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Be Nice to Your French Neighbors!

Volume XXII, Issue 15

Scenic photo of rolling hills and green fields in France

After all these years I finally submitted my application for French citizenship. It doesn’t buy me much more than a French passport and the right to vote, because with my Carte de Résident, I can do everything else just like any citizen. Still, my fingers are crossed that France will accept me as “French.”

Meme for the Local's six steps to French citizenship

In a recent article in Droit-Finances.com (a leader in legal and financial information to help users choose, decide and act at every stage of their lives, supporting its community of users on a daily basis, covering all the legal and financial issues they encounter in their professional or personal lives), the headline had me reeling.

“In Jura, a foreigner is refused citizenship for mowing his lawn on a public holiday.”

Seriously? As it turns out, mowing on a public holiday is forbidden by the rules of neighborliness. A resident of the Jura (a département in the Bourgogne-Franche-Comté region in Eastern France) recently learned this the hard way when he was refused citizenship for this reason.

Map designating the département in the Bourgogne-Franche-Comté region in Eastern France

Every garden owner knows (really?) that mowing on a public holiday can get you into trouble with your neighbors. Even so, it’s rare to be fined just for doing so. In general, there are few legal consequences for not mowing your lawn…at least in France. However, a Frenchman living in Switzerland has just suffered serious repercussions for not respecting this simple rule of good manners.

The case was recently reported by the Swiss newspaper Le Quotidien Jurassien, which describes the case of a 50-year-old Frenchman living in Switzerland who applied to the authorities for naturalization. Under Swiss law, anyone who has lived in the country for at least 10 years and holds a permanent residence permit can apply for a passport.

Fulfilling these conditions, this French resident of the Clos du Doubs commune applied to the local authorities for naturalization. This relatively common procedure requires the prior approval of the municipal assembly. At first sight, this might appear to be a mere formality. But on March 27, the assembly of this commune in the Swiss Jura region surprisingly voted against this naturalization, with 13 votes “against,” 11 “for” and 6 abstentions.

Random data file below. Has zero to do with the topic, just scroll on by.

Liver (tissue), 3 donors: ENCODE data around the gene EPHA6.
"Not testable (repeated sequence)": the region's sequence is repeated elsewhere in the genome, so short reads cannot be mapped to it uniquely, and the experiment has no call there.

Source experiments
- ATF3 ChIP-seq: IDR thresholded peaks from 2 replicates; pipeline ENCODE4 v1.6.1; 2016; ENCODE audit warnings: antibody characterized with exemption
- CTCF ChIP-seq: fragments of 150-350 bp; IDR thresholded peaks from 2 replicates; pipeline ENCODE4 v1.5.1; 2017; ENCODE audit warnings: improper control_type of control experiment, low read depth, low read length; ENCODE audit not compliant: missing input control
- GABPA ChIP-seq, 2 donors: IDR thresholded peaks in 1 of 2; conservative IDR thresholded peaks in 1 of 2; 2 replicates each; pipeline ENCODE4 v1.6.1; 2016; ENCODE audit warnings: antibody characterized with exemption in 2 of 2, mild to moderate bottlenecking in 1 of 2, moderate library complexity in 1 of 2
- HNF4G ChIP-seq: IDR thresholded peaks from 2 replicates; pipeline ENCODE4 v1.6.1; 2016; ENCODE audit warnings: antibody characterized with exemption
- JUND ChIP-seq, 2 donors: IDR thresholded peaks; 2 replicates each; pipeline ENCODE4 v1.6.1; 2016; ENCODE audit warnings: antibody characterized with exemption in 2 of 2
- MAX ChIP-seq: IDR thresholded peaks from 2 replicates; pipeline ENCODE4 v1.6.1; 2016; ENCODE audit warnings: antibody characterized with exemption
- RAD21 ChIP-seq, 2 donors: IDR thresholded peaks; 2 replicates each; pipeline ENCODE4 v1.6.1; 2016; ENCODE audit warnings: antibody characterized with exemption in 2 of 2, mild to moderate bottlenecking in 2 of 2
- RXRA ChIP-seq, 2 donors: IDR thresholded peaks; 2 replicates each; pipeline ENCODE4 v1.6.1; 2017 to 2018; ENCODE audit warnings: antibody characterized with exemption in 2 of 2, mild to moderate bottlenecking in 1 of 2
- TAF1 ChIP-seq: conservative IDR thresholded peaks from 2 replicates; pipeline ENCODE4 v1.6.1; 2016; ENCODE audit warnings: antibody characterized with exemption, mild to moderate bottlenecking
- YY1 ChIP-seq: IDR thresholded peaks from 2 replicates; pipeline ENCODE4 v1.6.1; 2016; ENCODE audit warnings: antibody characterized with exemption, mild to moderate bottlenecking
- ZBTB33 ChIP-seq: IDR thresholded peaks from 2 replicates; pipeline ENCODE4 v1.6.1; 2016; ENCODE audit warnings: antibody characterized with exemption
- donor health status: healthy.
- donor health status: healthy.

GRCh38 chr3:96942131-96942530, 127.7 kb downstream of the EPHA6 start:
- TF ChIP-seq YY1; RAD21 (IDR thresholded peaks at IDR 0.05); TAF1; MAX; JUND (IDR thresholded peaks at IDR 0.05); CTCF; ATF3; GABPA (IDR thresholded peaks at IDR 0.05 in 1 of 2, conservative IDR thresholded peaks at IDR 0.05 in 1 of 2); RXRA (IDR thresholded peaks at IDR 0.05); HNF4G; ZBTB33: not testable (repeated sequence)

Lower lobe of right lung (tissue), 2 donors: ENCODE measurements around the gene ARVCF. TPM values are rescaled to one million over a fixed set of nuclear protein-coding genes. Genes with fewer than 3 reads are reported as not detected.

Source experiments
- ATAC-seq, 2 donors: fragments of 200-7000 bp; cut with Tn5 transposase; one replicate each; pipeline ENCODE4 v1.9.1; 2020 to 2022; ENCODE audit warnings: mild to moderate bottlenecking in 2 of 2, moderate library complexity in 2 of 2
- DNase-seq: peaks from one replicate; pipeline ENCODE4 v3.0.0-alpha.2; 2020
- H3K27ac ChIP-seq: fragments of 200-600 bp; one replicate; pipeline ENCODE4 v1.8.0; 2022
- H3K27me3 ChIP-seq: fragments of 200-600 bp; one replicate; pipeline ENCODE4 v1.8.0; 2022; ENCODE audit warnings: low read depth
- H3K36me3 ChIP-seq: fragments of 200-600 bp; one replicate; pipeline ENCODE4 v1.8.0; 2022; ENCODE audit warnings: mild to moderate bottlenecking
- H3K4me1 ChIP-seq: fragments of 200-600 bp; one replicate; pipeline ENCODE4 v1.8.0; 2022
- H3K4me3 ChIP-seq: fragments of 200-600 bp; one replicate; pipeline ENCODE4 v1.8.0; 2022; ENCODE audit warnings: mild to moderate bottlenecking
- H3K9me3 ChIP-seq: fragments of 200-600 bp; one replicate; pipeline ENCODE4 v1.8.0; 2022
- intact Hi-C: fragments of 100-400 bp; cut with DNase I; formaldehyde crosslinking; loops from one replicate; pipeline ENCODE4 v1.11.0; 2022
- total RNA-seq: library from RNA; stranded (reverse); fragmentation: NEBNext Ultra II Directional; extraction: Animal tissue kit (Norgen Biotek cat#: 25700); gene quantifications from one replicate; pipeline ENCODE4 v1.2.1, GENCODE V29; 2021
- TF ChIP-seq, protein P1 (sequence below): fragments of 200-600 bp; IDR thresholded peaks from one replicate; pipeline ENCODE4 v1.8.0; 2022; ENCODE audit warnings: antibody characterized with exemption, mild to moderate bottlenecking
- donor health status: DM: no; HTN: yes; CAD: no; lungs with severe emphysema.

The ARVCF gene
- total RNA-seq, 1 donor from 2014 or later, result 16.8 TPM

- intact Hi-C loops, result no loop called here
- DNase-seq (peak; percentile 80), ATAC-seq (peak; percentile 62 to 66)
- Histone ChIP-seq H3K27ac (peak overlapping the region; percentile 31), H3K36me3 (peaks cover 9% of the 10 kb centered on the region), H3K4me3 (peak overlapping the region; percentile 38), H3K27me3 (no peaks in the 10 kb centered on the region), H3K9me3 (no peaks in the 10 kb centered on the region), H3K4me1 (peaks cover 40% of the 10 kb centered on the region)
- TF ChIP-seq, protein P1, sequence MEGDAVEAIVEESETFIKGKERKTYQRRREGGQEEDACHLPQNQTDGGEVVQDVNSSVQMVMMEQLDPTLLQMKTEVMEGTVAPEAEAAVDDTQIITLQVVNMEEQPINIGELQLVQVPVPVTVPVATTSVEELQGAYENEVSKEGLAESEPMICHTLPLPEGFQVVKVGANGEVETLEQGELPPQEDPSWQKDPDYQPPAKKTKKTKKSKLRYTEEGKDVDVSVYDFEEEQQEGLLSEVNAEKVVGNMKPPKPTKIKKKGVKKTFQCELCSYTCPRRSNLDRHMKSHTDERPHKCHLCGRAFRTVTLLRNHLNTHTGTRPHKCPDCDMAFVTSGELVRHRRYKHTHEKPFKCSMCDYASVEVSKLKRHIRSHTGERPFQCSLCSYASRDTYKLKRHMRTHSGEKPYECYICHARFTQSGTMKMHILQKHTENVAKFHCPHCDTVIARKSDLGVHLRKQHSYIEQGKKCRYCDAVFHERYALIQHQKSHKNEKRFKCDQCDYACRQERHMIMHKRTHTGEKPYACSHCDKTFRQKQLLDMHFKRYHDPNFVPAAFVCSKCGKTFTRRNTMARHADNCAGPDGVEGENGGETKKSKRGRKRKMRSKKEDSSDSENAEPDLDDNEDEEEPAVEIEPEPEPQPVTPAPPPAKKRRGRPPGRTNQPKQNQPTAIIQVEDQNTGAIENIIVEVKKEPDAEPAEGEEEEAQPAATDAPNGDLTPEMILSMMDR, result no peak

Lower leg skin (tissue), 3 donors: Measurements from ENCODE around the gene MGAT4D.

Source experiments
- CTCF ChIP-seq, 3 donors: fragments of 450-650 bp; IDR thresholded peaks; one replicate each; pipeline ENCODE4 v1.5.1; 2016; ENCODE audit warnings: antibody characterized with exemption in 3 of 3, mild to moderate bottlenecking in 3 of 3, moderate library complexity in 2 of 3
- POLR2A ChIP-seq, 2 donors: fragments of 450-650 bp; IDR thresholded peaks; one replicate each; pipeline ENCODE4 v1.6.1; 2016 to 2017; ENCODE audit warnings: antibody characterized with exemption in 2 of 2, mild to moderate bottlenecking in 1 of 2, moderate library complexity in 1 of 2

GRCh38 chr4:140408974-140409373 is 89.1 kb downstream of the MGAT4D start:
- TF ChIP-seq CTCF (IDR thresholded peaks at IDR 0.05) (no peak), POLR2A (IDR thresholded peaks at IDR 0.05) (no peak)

Among the grounds for refusal cited were…the lawn mowing and pruning carried out by the applicant on public holidays, thus disturbing the peace and quiet of his village. In addition to these grievances, the applicant was also criticized for being too rarely present in the commune, and for having a house that had been under construction for 10 years, with debris from the building site regularly blowing away during strong gusts of wind.

All reasons which, in the eyes of the voters, were sufficient to consider that the Frenchman had not yet successfully integrated. Even though the commune’s mayor, Jean-Paul Lachat, admitted that he had never received any complaints about him.

Breaking certain neighborhood rules can therefore have serious legal consequences. If he still wishes to obtain his Swiss passport, the French 50-year-old will have to move to another commune to apply, with no guarantee of success. As you can see, acquiring a Swiss nationality can sometimes come down to the wire…of a “débroussailleuse” (brushcutter).

Question: Are there any days or times when you are not allowed to mow your lawn in France, such as early on Sunday morning?

ConnexionFrance.com has the answer:

In France, carrying out garden work such as mowing a lawn is subject to various rules, and ignoring them could, in theory, result in a fine.

You are allowed to cut the grass in your garden:

Monday to Friday from 8:30 a.m. to 12 noon and from 2 p.m. to 7:30 p.m. and on Saturday from 9 a.m. to 12 noon and from 3 p.m. to 7 p.m. You are also allowed to mow your lawn on Sundays and public holidays but only between 10 a.m. and 12 noon!

Chart of French Public Holidays

French Public Holidays

These times were decided by a 1992 law and are designed to avoid unnecessary noise pollution. “For daytime and nighttime noise alike, the authorities can sanction people with a fine of €68,” the law states. However, this fine can be increased to €450 if the matter reaches the courts. It may also be useful to check if there are any local rules in place regarding mowing your lawn.

French mayors can issue municipal decrees banning such operations at certain times to avoid neighborhood disturbances. If you live in a copropriété, you should ask your syndic for the building rules. If there are restrictions in place and you ignore them, your neighbors can demand action from the syndic.

So, I guess if you’re looking for citizenship, it’s best to be in good stead with your neighbors! Uh oh, with all my property issues both in Paris and Nice (structural problems in Paris, toilet plumbing in Nice), now I am worried!

A bientôt,

Adrian LeedsAdrian Leeds
The Adrian Leeds Group®

Adrian Leeds with Jake LamarP.S. Jake Lamar held captive a packed room of expatriates at Après-Midi in Paris yesterday to hear about his experience as a writer in Paris for the past 31 years…how he came to love reading, writing and living in France. The audience had lots of interesting questions for him about his writing methodology, his interest in jazz and even his experience as a teacher in French universities. Be sure to read all about it, see the photos and watch the video from the fun afternoon.


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